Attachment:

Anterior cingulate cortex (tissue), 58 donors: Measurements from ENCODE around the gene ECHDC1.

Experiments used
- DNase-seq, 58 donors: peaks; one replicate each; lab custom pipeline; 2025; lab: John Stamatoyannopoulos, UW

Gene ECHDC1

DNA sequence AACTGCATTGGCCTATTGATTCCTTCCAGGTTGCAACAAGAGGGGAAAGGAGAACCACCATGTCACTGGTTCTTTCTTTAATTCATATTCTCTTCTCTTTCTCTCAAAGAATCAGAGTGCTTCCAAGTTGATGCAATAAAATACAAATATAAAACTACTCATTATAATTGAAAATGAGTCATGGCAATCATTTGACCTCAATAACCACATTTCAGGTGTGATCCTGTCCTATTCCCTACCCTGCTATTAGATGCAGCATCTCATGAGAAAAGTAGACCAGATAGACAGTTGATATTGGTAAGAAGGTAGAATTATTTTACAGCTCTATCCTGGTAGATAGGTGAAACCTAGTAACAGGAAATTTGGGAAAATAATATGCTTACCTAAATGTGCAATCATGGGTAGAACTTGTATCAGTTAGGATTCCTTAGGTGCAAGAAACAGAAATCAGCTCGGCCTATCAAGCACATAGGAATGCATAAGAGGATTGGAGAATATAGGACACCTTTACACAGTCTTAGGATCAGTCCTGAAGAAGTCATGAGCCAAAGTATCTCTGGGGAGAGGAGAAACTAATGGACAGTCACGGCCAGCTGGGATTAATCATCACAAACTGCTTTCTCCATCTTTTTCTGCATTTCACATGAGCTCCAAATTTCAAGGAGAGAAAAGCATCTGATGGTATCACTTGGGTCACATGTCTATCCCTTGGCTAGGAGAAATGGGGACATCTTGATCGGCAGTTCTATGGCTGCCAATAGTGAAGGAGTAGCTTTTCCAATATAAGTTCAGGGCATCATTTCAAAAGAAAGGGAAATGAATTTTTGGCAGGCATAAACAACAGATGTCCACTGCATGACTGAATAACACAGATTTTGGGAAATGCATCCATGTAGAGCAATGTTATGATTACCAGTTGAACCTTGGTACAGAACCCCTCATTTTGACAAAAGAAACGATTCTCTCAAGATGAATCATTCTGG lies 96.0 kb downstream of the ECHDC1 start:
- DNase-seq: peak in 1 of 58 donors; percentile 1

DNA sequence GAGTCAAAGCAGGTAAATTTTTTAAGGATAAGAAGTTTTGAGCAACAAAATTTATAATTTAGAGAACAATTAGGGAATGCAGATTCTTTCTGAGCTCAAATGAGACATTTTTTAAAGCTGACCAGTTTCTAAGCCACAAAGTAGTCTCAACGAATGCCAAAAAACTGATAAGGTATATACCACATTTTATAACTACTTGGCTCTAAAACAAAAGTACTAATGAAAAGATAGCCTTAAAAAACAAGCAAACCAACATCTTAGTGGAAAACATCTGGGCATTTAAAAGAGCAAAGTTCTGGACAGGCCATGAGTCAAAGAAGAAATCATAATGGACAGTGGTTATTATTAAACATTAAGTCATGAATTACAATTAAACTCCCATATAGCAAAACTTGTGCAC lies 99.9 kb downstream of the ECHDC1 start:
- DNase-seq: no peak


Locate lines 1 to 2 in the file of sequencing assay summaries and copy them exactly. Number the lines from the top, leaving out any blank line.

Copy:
Anterior cingulate cortex (tissue), 58 donors: Measurements from ENCODE around the gene ECHDC1.

Experiments used